It was, then, a serious and prophetic affirmation. Today it is a very serious but very timely reflection. Our time is the one prophesied by Blessed Paul VI: a time in which rare are those who recall the existence and industriousness of the Evil One. Instead, empty hell is proclaimed in the name of an unspecified or evangelical do-goodness that forgives everything because everything is silent… misunderstood, and that is totally different from that Mercy, which the Supreme Pontiff Francis is constantly recalling. The advent of a universal brotherhood is announced, the fruit of a criminal and falsified “human ecumenism”, forgetting – as the Apostle warns – that it is Christ, and only He who has reconciled peoples and nations in his crucified flesh. We fight, we divide, we move away by contrasting that culture of encounter which, otherwise, is so well present in the path of conversion of the Catholic Templars.
Faced with this horizon that Pope Benedict XVI, Bishop Emeritus of Rome, defined relativism, but which we can also define religious syncretism or the smoke of Satan, only one sign still needs to be raised to the watershed between truth and truth; between the Way and the streets; between Life and surviving; between Christ and the Liar: it is the sign of the Cross, the sword with which Christ himself definitively changes the fate of human life. A cross that is above all glorious as the ancient hymn Vexilla Regis sings:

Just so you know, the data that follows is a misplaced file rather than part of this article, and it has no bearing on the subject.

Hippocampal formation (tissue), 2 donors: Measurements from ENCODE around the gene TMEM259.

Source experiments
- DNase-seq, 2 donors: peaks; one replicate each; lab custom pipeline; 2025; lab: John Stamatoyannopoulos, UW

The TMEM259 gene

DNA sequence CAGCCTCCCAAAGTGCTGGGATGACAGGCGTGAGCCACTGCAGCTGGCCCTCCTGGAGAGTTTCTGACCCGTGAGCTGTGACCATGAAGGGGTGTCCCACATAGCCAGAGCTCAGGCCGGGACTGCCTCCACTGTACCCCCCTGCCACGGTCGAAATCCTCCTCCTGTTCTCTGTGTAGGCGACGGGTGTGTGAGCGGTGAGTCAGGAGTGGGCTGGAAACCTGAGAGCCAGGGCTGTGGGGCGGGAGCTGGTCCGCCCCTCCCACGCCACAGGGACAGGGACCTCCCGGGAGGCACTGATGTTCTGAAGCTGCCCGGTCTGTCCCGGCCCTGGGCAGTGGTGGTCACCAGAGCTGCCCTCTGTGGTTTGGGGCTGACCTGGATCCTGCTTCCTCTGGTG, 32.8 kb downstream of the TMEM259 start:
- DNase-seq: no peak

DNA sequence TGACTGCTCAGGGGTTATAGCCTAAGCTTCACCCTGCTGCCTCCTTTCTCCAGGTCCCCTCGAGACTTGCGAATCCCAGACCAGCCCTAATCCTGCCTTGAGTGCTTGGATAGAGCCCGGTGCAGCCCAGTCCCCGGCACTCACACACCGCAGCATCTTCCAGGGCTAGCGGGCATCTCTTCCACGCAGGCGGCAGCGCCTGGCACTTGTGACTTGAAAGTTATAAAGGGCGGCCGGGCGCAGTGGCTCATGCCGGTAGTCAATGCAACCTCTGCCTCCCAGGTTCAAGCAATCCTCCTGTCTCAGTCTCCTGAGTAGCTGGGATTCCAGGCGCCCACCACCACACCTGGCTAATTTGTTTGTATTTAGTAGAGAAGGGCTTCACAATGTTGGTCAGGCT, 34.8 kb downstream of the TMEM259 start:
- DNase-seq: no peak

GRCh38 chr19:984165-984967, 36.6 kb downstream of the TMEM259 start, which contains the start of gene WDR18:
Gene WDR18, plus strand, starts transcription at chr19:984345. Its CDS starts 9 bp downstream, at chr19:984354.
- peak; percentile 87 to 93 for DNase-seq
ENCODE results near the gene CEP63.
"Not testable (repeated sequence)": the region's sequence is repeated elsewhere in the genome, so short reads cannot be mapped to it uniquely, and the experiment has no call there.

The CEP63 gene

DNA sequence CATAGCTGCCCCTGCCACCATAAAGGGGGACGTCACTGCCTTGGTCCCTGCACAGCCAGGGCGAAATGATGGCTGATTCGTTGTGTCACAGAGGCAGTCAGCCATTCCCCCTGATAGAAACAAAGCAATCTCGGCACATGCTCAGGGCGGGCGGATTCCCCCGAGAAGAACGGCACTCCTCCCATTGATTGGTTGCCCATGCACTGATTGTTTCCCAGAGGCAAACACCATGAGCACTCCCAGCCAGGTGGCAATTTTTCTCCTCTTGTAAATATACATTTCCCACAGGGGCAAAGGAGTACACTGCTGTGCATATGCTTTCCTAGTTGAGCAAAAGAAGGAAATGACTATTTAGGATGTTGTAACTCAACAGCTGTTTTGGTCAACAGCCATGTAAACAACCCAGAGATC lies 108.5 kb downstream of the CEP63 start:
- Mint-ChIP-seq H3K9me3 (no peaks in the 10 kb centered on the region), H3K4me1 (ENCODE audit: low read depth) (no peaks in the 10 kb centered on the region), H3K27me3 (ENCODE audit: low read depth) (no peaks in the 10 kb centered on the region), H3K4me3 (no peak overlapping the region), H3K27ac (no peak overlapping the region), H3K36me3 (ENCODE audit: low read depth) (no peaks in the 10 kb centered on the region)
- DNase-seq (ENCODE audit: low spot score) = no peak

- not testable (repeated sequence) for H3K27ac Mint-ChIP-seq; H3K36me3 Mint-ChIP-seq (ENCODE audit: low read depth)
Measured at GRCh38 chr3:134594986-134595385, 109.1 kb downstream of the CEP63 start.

The King’s banner advances, the mystery of the Cross shines, on which Jesus, our life, suffered death and with death gave us back our life. After being wounded by the cruel tip of an impious spear, he dripped water and blood to wash us from sin. O luminous Tree tinged with purple direction, chosen among all to hold up the holy members of Christ.
Blessed Cross splendid raise the King of the ages with his precious blood redeemed us from evil. Altar and you, victim, hello! Bloody death is glory, life that suffers death, with death life gives us. Hail or Cross, only hope, in this time of the Passion, increase the grace to the just and cancel the sins of sinners. O Most High Heavenly Trinity, May every spirit praise you, always protect those you have saved with the mystery of the Cross. Amen. (Vexilla Regis Hymn).